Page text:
14. Therefore the Christian should value creative freedom in culture - knowing that 'His service is perfect freedom'. Freedom is only freedom if it operates within the structures of reality (ie. creation). The destructive vandals are not expressing freedom, but rather their bondage to irrational and uncontrolled impulses. Freedom is part of God's purpose for His people, as Jesus said, 'if the Son shall set you free, you will be free indeed'. He came that we might have life and might have it more abundantly. Freedom, innovation and enterprise are in themselves part of God's creation purpose. But they are not certificates for moral licence (see Gal.5:13). True freedom and initiative are only found under the authority of 'the word of God and prayer' because our God is also our creator and He has instructed us to live in a way that is exactly suited to our real needs and our real nature. With this confidence, the Christian should not be merely safe and mediocre in his or her cultural activities, but should enjoy a freedom such as nobody else enjoys and an enthusiasm for the cultural task that nobody else can share. Just because it is not his or her idol to be served they can with joy and thankfulness to God make it a servant of the glory of God and the life we are given to lead here on earth.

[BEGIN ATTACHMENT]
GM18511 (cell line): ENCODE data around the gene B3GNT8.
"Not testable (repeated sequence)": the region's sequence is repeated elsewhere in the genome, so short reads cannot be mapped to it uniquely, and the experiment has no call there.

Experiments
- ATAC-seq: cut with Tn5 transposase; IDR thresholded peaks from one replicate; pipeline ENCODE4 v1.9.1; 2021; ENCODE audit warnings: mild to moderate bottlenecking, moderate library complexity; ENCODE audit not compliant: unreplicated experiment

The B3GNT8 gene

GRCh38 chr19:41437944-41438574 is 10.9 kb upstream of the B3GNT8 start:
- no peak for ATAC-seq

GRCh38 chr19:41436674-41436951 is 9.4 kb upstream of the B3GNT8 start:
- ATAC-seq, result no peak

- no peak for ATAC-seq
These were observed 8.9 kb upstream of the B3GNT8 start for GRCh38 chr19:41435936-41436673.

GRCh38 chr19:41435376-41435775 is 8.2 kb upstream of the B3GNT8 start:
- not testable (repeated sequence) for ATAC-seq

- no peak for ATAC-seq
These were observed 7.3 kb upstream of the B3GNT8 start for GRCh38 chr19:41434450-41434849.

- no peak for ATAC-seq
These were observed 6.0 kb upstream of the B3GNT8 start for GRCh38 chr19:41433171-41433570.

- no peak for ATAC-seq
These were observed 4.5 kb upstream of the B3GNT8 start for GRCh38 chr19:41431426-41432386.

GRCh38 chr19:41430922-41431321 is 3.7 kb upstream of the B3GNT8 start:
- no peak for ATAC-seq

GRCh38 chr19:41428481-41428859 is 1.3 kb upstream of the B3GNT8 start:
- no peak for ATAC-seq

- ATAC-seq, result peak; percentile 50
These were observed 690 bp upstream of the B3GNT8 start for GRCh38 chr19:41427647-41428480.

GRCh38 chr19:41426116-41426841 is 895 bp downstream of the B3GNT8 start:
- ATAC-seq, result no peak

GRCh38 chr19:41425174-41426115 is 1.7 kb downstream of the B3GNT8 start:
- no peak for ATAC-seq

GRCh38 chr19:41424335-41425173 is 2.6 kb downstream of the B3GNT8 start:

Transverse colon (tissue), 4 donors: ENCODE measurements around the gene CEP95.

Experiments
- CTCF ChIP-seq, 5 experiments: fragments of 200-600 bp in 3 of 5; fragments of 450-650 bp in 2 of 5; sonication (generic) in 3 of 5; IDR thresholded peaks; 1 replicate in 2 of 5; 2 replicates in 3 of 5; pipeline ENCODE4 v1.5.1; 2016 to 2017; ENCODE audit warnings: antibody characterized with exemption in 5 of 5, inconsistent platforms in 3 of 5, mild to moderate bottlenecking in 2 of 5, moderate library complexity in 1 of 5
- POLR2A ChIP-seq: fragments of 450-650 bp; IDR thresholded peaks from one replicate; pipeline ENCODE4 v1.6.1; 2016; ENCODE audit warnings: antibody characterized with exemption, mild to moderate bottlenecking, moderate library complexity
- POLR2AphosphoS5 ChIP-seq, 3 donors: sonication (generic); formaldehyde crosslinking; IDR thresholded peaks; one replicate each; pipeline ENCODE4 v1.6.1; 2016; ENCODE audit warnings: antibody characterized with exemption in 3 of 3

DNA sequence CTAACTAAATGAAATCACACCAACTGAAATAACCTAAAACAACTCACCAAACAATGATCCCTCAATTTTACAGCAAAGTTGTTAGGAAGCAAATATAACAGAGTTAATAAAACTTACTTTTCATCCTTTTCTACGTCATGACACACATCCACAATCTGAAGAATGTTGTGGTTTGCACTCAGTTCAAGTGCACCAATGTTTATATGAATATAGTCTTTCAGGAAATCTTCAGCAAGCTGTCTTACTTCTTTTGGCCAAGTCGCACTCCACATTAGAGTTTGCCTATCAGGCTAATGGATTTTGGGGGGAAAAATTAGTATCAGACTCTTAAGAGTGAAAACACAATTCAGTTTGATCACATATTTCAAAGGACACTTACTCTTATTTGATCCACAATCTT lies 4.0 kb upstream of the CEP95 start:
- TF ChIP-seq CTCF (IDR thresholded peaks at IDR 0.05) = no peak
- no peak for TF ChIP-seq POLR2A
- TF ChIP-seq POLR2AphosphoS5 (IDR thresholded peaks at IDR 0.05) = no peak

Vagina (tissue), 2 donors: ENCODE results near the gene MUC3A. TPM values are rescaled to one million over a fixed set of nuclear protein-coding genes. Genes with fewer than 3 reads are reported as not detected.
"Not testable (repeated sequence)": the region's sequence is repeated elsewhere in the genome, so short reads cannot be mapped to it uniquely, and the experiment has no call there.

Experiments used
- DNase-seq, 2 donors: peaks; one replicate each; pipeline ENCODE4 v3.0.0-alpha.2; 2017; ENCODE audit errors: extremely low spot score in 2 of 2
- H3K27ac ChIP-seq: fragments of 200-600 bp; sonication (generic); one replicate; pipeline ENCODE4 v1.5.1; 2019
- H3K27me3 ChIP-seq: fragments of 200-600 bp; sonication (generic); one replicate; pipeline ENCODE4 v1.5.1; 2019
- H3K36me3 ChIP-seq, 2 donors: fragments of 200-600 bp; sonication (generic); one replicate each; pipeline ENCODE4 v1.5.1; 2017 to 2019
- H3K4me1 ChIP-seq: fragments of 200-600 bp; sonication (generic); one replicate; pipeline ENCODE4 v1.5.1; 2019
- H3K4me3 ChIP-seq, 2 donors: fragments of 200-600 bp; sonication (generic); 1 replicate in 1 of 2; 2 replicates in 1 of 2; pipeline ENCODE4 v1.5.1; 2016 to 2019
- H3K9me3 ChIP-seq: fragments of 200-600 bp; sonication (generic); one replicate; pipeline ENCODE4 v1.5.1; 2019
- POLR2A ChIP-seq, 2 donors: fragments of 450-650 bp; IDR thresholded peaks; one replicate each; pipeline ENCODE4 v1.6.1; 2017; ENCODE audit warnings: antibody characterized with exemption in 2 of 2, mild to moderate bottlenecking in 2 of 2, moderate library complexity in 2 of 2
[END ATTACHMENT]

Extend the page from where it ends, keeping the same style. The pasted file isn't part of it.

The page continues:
1. Used by kind permission from the publishers. Developing a Christian Mind, Inter-Varsity Press, Leicester, 1984.

2. Emil Brunner Christianity and Civilisation

3. Richard Neibuhr Christ and Culture

4. Richard Neibuhr classifies attitudes to culture under five headings, but I believe that this division into three main emphases is more helpful.

5. Donald B Kraybill and Phyllis Palmann Goode Essays on Christian Faith and Professionalism, Herald Press, Kitchener, Ontario, 1982.

6. Ronald Sider, Rich Christians in an Age of Hunger.

7. Hindu leaders, such as Gandhi, often stress the virtues of self-denial as a means of spiritual progress - as in his autobiography. To him and to some Christians it is almost self-evident that it is more spiritual to be without sex, animal products for food, academic education, etc. They see these things as hindrances to spiritual maturity. The Bible does not, and denounces this error in Colossians 2 and 1 Timothy 4.

From Developing a Christian Mind, Leicester: IVP, 1984, reproduced in Christian Dimensions in Architecture and Planning, ed. Ian Davis, Leicester: UCCF, 1982, pp.5-23.